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Re: [xmca] The Interpersonal Is Not the Sociocultural
you seem to be ascribing to me a position that I don't hold. I don't think this is the one that Derrida holds. But the one meaning or whatever is a way of talking about words that has been used here, not by myself. But you don't understand Heidegger's thinking, form/content, in English,
THe non-dialectical readings of Vygotsky, Leont'ev, Bakhtin and others that is so pervasive in the Anglo-Saxon culture would not be so convincing if you were to read the originals, precisely because there is no single "meaning" (a word that is not used by hEidegger, Derrida, and others) but webs of significations that are inseparable from the world we live in and are conscious of---Heidegger uses Geflecht, Derrida picks up on it. It is inherent in Leont'ev's work, where the object exists twice, once ideally once materially . . . .
The problem is that English translations allow readings that the original never would allow . . . and you can see this in scholarship
On 2010-04-02, at 10:08 AM, Michael Glassman wrote:
I suppose there is one point of view - but an entire philosophical school developed in the United States in contradiction to this idea that you can "know" words and symbols in general - that they have specific meanings beyond their immediate context, and beyond the immediate relationships and connections that they have in that context. Peirce's ideas of semiosis reflects on the idea that when we use words they are part of a much larger communication structure and our understanding of the words occurs within that structure. Mead's idea on the danger of claiming some type of ownership or knowledge of symbols outside of their immediate pruposes cedes too much control to those who claim this knowledge - leading to the development of symbolic interactionism. When you say translatable it is not just about words but larger communication structures involving time and place and purposes, and it is ever changing. It is simply impossible to know how these connections might play out at any given point in time, and you never know where insight might come, and you must always be open to that insight. Vygotsky, of Leontiev, or Heiddeger do not exist anywhere as reified entities who we must "understand" - at least I think in the world of Peirce and Mead. They exist as tools to solve problems. Because those problems exist in the here and now and not in 1931 Soviet Union or Germany the only way we can know them is in the here and now in the context of the problem we are trying to solve. There is the possibility that the new student who doesn't know any language but English may come up with an insight that is lost to the seasoned scholar who speaks many languages.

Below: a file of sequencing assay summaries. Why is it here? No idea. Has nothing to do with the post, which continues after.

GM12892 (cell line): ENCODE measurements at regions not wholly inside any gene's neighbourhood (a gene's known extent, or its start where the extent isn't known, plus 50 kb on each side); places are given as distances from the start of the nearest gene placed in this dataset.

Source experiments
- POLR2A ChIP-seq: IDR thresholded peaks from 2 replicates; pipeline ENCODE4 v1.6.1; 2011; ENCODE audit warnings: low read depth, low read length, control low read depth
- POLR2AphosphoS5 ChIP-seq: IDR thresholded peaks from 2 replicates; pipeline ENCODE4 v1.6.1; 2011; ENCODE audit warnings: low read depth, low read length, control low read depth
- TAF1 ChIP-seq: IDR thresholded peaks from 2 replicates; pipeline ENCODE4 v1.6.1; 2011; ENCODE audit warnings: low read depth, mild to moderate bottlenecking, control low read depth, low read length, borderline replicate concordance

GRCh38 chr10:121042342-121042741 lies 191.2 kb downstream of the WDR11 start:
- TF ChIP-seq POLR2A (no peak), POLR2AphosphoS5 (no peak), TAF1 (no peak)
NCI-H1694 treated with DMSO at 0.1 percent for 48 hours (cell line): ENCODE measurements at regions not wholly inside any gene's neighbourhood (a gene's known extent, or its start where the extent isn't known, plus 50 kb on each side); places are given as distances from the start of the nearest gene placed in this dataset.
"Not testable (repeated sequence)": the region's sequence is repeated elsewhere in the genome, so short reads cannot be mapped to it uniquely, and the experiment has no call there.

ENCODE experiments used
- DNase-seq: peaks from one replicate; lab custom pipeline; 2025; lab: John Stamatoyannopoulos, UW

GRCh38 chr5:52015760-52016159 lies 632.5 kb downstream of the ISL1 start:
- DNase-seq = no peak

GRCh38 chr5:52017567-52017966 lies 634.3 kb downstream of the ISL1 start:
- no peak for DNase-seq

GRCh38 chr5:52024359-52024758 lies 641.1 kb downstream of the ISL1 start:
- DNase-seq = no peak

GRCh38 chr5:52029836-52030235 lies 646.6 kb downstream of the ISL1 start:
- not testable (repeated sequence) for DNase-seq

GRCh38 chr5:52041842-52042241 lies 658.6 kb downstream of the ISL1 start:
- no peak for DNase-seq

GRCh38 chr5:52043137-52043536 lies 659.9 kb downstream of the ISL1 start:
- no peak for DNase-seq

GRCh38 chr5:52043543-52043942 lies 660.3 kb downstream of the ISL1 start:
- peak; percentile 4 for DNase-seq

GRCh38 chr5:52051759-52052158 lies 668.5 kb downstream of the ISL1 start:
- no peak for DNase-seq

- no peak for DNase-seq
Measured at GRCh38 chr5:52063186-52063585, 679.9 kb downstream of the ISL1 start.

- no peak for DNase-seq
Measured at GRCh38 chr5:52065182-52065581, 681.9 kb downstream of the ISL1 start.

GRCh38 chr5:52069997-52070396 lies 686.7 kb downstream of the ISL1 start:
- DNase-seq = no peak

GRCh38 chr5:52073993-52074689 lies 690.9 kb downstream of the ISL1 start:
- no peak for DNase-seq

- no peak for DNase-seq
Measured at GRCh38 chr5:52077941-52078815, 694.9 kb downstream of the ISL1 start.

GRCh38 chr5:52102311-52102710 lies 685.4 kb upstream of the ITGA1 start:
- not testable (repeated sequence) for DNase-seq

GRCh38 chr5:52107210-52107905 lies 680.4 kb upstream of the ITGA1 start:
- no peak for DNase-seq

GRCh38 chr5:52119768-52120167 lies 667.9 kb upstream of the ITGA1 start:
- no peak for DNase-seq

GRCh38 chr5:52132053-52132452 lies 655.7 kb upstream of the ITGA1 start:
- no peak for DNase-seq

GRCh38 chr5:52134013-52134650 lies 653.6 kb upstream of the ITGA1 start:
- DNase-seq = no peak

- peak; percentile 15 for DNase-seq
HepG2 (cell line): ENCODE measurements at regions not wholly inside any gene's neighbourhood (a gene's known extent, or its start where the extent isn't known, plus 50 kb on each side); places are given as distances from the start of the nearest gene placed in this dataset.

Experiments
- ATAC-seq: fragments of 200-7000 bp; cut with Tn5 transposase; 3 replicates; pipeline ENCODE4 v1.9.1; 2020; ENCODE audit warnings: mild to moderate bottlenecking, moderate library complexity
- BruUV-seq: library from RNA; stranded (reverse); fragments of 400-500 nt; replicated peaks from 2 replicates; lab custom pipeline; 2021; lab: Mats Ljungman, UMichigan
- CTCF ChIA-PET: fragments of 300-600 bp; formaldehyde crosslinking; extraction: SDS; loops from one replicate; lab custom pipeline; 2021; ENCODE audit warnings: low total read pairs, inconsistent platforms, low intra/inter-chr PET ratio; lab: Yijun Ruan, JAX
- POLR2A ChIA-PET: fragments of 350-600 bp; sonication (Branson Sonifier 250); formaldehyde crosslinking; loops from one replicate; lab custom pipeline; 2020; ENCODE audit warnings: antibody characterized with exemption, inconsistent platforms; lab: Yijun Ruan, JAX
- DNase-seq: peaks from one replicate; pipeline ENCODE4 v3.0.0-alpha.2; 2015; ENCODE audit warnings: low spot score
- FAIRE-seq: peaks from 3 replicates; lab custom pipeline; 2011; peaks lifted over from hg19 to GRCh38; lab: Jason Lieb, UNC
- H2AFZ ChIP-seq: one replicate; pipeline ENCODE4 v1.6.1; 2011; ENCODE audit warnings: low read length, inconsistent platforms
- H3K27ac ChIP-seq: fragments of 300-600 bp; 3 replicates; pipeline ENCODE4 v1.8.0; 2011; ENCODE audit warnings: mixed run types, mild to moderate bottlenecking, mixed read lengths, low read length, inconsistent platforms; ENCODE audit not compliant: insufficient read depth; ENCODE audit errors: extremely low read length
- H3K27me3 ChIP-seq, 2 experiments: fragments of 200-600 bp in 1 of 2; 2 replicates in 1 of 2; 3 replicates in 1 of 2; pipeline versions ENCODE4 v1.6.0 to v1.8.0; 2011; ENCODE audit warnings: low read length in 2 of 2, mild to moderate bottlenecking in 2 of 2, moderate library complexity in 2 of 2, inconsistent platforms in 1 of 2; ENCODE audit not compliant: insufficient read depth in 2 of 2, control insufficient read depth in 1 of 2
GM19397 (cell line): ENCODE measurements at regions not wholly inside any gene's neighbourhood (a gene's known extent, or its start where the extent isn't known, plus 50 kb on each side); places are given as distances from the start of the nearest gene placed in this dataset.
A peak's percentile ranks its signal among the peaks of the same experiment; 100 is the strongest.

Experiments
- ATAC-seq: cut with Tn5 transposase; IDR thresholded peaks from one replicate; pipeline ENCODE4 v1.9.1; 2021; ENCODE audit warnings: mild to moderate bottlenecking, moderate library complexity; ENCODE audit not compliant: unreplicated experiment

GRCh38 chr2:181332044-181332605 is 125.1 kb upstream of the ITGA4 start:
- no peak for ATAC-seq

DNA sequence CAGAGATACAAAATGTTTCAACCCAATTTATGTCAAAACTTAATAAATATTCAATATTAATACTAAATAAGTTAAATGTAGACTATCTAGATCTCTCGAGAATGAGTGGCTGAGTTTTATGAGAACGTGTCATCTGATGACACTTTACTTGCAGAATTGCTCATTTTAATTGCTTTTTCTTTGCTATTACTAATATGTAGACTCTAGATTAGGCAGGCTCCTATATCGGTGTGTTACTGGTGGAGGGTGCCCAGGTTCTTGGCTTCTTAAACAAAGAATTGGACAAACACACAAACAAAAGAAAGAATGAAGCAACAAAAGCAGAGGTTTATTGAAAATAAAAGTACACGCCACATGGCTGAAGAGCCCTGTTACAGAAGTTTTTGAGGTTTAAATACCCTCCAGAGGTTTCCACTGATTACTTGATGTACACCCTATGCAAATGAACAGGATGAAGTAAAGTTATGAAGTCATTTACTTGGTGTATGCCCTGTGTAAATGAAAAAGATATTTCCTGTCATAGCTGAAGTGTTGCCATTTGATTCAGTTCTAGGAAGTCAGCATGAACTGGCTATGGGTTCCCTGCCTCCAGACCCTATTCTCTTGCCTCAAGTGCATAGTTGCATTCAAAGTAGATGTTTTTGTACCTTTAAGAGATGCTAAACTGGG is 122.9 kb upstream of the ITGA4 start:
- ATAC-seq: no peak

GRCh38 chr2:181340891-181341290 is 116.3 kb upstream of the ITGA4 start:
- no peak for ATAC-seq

From: email@example.com on behalf of Wolff-Michael Roth
Sent: Fri 4/2/2010 12:49 PM
Cc: eXtended Mind, Culture, Activity
Subject: Re: [xmca] The Interpersonal Is Not the Sociocultural
I am thinking about what Vygotsky says, about the intertwining of thought and language, I prefer to say, thinking and speaking. And if this is the case, then Heidegger, Hegel, Vygotsky, Leont'ev are, strictly speaking, untranslatable. This is the point that Ricoeur and Derrida make. But equally, because there is translation from English into another such English every time you are asked "what do you mean," and you give it a second try, there is an inner contradiction or continual dialogue that makes every language non-identical with itself. THis is precisely the engine for the change of language Bakhtin writes about, the point that makes a language to live, and a language no longer spoken is a dead language precisely because it is dead, nobody speaks it, and so it is fixed.
So grammarians, many linguists, are dealing with corpses, well, they say they deal with corpuses, perhaps corpuses are corpses. . . . telling us little about the life of language, which is the language of life . . .
On 2010-04-02, at 6:51 AM, Andy Blunden wrote: